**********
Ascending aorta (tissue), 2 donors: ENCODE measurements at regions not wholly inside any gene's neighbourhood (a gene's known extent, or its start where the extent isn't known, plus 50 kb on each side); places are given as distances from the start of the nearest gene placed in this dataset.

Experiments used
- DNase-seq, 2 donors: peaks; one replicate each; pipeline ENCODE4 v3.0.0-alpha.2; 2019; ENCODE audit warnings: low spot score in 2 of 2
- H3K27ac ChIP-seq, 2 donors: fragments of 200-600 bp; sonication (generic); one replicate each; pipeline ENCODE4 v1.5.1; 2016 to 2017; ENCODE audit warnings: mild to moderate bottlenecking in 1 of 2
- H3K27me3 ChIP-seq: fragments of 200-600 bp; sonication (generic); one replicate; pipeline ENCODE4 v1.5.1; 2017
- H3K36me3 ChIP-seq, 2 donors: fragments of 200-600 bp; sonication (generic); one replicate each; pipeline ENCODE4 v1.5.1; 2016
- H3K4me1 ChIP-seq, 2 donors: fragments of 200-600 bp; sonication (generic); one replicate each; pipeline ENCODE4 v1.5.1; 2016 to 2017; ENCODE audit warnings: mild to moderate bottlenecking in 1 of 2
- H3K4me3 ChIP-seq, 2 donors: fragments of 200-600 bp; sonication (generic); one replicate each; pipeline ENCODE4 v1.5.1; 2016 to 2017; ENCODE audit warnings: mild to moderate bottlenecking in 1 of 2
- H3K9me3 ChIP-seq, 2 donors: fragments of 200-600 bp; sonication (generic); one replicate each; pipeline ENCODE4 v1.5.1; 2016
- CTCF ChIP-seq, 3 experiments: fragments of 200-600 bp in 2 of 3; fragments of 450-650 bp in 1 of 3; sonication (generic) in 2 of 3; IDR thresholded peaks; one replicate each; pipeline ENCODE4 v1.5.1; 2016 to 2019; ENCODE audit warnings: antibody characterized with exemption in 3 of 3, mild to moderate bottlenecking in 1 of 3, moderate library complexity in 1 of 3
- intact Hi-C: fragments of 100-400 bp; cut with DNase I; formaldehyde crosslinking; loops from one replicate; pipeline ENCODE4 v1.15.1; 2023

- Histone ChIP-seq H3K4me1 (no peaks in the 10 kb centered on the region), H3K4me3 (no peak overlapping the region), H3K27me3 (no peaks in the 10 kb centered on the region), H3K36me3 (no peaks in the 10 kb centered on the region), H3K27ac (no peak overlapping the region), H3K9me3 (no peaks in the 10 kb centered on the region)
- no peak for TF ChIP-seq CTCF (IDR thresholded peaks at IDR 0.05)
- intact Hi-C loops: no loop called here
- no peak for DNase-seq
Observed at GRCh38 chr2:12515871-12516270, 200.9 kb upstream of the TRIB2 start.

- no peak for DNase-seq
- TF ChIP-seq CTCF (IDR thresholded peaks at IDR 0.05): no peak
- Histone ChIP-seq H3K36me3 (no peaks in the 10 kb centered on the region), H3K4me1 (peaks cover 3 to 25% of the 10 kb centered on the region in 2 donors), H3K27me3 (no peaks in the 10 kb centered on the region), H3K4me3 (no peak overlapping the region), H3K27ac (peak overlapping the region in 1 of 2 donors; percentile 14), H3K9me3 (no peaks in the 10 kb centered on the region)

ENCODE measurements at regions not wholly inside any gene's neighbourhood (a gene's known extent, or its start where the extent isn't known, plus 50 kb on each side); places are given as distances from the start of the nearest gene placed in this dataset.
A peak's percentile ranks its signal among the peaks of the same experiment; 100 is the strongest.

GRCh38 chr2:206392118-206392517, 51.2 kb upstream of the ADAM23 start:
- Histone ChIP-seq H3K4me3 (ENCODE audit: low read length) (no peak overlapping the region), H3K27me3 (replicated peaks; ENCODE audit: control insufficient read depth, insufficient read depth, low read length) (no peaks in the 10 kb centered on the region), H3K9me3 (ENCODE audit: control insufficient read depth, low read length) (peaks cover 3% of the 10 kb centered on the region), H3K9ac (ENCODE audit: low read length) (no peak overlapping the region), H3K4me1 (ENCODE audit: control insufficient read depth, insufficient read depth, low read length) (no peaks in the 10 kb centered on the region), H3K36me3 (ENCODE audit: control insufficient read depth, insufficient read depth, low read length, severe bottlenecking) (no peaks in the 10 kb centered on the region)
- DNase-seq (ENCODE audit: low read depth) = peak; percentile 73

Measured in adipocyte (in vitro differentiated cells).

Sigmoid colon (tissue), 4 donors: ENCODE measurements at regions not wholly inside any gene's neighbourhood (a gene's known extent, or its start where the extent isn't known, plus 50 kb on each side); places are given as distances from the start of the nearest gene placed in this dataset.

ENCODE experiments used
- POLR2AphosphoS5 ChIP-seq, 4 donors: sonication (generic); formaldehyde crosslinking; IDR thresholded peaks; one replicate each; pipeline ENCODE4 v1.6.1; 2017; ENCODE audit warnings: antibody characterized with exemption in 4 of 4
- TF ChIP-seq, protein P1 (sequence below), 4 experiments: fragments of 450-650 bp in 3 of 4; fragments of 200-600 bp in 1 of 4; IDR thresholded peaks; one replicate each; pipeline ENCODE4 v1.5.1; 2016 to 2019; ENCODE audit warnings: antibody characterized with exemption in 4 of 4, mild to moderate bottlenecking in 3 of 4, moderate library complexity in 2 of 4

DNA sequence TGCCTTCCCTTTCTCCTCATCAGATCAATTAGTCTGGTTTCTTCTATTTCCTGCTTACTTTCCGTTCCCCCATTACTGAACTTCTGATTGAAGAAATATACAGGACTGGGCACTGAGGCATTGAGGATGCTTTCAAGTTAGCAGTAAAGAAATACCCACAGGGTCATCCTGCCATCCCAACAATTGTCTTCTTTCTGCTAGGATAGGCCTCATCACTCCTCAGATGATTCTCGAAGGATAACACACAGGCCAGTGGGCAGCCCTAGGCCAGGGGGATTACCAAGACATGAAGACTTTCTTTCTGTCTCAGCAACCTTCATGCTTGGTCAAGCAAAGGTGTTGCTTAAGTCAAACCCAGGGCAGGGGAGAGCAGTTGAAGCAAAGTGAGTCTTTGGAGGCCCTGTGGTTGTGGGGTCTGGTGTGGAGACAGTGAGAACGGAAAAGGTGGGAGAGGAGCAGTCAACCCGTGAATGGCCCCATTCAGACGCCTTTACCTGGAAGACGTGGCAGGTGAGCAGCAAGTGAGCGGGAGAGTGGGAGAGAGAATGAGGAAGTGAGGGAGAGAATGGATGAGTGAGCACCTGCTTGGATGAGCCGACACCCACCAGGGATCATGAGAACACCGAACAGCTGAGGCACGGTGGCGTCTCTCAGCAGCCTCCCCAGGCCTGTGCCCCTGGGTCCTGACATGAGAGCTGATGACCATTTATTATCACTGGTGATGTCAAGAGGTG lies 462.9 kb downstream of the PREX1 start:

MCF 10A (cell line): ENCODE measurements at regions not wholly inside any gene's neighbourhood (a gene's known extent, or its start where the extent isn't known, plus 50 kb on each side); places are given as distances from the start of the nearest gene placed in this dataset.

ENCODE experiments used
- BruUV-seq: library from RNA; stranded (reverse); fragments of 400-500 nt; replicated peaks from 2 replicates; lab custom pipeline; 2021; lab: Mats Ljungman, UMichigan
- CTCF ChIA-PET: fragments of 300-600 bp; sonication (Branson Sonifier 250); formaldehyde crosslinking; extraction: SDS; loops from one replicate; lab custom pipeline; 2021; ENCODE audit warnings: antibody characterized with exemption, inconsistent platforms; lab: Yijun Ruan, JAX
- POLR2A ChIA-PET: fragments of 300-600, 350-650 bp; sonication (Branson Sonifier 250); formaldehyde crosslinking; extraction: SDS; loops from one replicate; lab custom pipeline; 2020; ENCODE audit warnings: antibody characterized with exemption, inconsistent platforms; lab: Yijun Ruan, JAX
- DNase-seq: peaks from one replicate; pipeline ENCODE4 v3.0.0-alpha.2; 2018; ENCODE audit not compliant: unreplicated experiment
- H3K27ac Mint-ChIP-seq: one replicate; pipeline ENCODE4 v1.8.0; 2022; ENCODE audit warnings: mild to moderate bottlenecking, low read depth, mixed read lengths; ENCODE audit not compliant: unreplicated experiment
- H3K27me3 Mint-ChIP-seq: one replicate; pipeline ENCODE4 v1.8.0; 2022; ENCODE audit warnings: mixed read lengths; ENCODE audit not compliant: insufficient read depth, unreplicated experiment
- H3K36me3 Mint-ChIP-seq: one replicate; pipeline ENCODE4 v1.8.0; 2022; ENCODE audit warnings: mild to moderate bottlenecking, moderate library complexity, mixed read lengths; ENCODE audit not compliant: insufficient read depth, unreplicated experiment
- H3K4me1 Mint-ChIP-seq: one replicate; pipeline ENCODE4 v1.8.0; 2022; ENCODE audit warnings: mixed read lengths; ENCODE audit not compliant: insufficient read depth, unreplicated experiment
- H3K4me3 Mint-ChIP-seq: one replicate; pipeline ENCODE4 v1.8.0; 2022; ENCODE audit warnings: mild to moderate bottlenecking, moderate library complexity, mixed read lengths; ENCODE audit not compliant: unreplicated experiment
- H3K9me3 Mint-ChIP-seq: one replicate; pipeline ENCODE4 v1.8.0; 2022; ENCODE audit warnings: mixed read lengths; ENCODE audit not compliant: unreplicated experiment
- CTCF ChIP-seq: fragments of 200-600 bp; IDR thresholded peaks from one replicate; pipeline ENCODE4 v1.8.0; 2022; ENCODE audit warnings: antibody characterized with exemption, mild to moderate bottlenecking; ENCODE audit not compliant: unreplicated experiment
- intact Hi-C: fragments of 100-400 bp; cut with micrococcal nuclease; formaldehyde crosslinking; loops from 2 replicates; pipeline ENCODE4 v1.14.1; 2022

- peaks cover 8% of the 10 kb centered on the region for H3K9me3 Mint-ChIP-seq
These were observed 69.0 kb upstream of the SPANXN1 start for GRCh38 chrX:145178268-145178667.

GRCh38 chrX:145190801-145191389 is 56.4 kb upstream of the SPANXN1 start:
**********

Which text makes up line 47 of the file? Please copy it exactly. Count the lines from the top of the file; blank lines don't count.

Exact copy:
GRCh38 chrX:145190801-145191389 is 56.4 kb upstream of the SPANXN1 start: